Some of these stories have been published on their own and are readable in their own right, but unlike another reviewer, I thought this collection went well together. Just like the title says, this is a seesaw ride. The ups are oh so funny, the downs are quite heartbreaking. I am not ashamed to say I was in tears more than once. The last story (not flash fiction) just blew me away when I got to it.

This is definitely the best collection of stories I've read in a long while and I'm sure I will read them again.

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4 of 4 people found the following review helpful
on 22 March 2012
An excellent book of short stories. From the moment I started reading until the end I was captivated. The first story "The Other Daughter" is probably one of the best written stories. Not usually my kind of thing but I couldn't stop reading. My favorite story is definitely "London, the Doggy and Me". A brilliant story that had me laughing out loud. The flash fiction between the major stories was good and I was sorry that some of them ended. Rosin should definitely extend some of these into full stories, especially "There's something wrong with the guy next door".

I would recommend this book of short stories to anyone and I will be looking forward to future titles.
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3 of 3 people found the following review helpful
on 21 May 2012
Some of these stories are filled with life's troubles and sadness, these dark times are brought to life and shared, allowing us some understanding. Yet laughter erupts as well, like flowers through the grey tarmac bringing an important balance.
This Jack in the box effect drove me through this book in one sitting, it felt like a very memorable experience. To lay a soul bare in this way and to also entertain while doing so makes it a great achievement .

This book was free but I will buy one in the future to help pay for a tin of cat food...

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3 of 3 people found the following review helpful
on 21 May 2012
Not having really read an anthology before or an indie author, I quickly found myself falling in love with Rosen Trevithick's aptly named 'Seesaw'. I say 'aptly' but it is more like a whole playground.
Whether I was in the highs of 'London, the Doggy and Me', the lows of 'The Other Daughter' or one of those animals on a spring type ride I found in 'Introducing Boris'. I couldn't praise Rosen's ability to tell a great tale.
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1 of 1 people found the following review helpful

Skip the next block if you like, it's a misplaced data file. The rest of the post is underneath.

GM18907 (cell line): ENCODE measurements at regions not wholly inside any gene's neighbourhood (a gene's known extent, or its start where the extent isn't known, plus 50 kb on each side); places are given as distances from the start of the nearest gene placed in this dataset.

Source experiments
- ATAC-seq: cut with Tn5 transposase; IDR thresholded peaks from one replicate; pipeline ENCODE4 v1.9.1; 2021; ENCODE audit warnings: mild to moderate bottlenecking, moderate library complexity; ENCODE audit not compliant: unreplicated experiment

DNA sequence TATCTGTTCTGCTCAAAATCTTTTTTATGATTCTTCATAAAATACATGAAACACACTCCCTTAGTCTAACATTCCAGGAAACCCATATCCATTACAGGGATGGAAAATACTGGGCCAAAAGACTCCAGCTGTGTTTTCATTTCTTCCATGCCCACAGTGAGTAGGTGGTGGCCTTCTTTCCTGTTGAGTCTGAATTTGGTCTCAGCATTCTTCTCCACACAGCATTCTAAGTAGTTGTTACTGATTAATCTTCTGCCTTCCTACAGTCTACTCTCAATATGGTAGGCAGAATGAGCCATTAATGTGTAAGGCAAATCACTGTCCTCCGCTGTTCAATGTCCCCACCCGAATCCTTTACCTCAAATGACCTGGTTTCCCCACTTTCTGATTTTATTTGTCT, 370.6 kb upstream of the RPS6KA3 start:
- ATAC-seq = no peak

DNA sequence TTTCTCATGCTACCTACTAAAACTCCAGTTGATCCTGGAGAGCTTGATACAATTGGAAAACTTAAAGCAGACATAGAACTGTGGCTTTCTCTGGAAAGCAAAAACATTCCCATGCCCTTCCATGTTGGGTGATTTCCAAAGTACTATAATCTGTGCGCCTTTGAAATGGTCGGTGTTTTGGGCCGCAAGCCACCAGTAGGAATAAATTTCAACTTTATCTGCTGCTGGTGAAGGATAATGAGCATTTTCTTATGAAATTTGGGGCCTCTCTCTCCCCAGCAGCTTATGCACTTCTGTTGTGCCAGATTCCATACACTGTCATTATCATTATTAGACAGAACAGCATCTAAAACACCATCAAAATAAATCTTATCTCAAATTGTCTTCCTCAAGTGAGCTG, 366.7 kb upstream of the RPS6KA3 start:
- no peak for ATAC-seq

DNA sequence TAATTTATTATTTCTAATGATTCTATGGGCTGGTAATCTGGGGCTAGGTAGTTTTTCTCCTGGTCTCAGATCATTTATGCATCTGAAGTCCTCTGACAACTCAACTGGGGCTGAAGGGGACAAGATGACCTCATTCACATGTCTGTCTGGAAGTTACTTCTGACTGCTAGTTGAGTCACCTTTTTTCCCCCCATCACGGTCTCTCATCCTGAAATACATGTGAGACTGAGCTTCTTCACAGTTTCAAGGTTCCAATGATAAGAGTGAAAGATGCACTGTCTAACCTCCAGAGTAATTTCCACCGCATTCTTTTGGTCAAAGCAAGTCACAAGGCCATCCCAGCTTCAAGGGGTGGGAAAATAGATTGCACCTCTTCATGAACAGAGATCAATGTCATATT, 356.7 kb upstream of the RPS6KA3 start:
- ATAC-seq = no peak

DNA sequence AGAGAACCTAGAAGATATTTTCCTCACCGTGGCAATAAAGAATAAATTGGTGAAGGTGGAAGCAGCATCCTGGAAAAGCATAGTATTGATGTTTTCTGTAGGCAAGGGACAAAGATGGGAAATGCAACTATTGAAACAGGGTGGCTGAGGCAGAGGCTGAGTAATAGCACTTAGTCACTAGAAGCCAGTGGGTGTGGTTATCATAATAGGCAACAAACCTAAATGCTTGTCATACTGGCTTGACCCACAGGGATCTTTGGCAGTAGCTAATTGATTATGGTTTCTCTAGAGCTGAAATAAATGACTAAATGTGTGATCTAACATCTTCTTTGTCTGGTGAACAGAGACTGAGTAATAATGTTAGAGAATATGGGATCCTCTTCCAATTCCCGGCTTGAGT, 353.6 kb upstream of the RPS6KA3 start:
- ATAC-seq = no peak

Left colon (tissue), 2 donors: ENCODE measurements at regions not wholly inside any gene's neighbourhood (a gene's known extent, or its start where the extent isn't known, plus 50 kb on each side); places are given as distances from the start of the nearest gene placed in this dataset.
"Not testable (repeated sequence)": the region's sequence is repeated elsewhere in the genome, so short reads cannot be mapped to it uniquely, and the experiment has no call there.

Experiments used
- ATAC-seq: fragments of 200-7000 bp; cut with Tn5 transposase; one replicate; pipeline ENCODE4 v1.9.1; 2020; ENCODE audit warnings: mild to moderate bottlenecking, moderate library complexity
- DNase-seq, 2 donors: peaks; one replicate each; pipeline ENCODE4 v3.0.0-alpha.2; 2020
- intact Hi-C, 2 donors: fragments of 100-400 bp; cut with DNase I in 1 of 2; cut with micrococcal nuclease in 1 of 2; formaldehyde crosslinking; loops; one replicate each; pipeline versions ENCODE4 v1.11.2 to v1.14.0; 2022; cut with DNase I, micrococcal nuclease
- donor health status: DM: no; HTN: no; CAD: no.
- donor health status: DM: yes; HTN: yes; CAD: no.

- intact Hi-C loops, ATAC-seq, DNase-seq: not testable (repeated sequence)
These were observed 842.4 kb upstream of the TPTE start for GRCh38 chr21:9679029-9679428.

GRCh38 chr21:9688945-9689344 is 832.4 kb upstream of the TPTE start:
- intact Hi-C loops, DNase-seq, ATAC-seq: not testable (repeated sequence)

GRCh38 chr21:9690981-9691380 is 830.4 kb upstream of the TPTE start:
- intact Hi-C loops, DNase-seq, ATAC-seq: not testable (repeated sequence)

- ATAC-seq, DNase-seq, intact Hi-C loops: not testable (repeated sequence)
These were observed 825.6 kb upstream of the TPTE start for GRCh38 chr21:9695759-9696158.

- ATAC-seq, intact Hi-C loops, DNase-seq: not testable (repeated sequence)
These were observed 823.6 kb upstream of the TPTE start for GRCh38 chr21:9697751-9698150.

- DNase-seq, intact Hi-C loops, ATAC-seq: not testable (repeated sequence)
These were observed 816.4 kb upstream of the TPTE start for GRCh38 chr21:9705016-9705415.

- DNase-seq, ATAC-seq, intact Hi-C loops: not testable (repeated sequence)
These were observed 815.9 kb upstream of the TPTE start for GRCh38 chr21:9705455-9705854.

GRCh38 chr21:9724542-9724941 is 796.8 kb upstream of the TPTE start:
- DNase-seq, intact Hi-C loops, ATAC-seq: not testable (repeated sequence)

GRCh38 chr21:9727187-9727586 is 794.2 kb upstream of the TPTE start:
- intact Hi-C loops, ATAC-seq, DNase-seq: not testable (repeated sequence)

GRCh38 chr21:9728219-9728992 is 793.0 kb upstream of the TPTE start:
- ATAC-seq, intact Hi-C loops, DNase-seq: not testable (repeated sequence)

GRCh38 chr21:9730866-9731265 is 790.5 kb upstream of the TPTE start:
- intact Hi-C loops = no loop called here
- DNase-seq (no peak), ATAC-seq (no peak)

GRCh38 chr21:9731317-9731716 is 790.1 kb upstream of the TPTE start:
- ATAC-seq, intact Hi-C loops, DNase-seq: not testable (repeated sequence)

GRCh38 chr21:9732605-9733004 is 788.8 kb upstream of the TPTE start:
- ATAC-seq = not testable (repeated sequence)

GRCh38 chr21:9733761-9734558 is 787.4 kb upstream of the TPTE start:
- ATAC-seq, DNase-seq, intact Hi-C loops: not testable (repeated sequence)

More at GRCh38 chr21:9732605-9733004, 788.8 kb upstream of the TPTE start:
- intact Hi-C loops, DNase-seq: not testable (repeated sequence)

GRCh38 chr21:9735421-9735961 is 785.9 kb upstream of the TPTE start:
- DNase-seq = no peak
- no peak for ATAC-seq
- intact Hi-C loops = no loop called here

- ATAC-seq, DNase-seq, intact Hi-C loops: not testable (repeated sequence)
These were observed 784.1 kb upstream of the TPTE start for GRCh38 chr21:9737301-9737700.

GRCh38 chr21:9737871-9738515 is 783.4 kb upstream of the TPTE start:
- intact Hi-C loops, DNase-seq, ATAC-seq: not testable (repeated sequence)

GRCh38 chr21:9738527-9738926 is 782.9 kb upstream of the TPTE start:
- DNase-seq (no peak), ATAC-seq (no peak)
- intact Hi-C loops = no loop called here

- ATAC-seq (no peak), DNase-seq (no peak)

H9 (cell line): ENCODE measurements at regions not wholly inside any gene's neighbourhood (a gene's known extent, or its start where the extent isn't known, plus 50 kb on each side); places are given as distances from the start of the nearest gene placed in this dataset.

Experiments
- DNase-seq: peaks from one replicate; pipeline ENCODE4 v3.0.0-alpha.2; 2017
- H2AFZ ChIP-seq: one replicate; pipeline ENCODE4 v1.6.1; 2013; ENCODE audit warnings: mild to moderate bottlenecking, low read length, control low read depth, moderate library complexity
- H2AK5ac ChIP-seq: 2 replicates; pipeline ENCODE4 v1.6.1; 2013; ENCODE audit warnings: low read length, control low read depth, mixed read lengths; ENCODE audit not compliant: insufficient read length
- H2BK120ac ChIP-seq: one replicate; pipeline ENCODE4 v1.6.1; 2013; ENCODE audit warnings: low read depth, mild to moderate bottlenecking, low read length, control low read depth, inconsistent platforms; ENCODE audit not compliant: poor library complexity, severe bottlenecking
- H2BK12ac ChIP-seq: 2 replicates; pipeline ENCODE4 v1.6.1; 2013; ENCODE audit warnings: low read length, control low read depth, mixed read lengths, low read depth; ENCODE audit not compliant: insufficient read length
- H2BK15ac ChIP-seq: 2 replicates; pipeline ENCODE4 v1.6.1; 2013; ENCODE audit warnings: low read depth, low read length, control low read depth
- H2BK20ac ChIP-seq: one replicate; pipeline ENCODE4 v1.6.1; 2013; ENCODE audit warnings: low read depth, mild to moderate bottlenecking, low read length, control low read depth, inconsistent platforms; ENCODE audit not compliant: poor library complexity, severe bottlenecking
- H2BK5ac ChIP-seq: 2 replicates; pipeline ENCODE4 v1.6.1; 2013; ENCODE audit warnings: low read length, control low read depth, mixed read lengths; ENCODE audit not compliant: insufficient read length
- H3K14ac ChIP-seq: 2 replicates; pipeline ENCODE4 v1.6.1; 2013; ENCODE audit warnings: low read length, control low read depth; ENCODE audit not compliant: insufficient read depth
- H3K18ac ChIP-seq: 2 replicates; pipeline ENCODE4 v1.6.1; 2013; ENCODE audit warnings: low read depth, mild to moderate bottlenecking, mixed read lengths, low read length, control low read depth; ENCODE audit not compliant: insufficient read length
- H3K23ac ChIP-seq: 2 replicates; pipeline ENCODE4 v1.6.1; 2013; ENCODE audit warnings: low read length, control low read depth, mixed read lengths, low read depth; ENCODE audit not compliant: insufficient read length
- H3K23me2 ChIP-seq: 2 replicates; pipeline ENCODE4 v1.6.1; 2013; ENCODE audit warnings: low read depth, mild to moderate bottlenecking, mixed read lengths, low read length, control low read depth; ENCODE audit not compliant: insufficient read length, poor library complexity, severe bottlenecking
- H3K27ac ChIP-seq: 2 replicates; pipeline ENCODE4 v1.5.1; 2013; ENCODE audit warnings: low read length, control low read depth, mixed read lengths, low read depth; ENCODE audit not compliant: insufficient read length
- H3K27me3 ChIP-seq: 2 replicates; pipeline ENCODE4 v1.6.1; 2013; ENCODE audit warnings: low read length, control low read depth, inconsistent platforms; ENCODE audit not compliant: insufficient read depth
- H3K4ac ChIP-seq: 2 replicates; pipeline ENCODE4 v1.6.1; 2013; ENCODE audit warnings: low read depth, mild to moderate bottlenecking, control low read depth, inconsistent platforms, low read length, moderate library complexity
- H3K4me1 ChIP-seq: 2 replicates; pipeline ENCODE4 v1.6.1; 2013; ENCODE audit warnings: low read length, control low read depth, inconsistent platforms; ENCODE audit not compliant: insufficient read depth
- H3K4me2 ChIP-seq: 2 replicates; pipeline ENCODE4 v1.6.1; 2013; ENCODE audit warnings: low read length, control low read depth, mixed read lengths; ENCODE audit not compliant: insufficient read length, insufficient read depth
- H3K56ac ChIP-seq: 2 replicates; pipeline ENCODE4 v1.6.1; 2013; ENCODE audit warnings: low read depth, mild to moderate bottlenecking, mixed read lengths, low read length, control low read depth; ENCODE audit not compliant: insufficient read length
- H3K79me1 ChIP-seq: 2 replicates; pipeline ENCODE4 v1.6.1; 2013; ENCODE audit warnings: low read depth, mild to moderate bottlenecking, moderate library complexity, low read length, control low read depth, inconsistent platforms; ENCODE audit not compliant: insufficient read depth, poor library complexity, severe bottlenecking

on 24 October 2012
I got this as a free Kindle book. As a male approaching retirement age it is not my sort of thing, but I always finish a book! I did feel like putting this to one side a couple of times though.

I liked a couple of the stories, especially the way the first and last ones fitted together, but some left me a bit cold, 'Lipstick and Knickers' for example, I thought it was fairly obvious where that one was going and the author didn't really get into the male mind particularly well.

The one about the dead dog I found silly rather than humourous, and I think Rosen Trevithick missed a trick with the story 'On the Rocks' where it could have been possible to make a 'Sixth Sense' sytle twist at the end by having Poppy and Meg turn out to be two sides of the same person.

A couple of the shorter stories I didn't like at all, they left me a bit cold, but the better ones made up for it in a way.
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1 of 1 people found the following review helpful
on 6 June 2012
Having read some of the stories before they were gathered together for this anthology, I knew I could expect enough quality writing to make a gamble on 'Seesaw' worth the money. I certainly wasn't disappointed. The author's decision to alternate high-impact psychological drama with outrageously funny farce keeps the reader glued to this book. Each piece more than pulls its weight in the collection, and Trevithick's deft, accessible style shines throughout.

That said, every collection has its stand-outs, and for me the highlights in the collection were the impressive 'Other Daughter/Other Mother' sequence, and 'London, The Doggy And Me'. It's very rare that a book both raises my heartbeat and makes me laugh out loud, but this one did exactly that. Rosen is a true writer with a true talent; I have relished reading all the stories which she has brought together here. Highly recommended!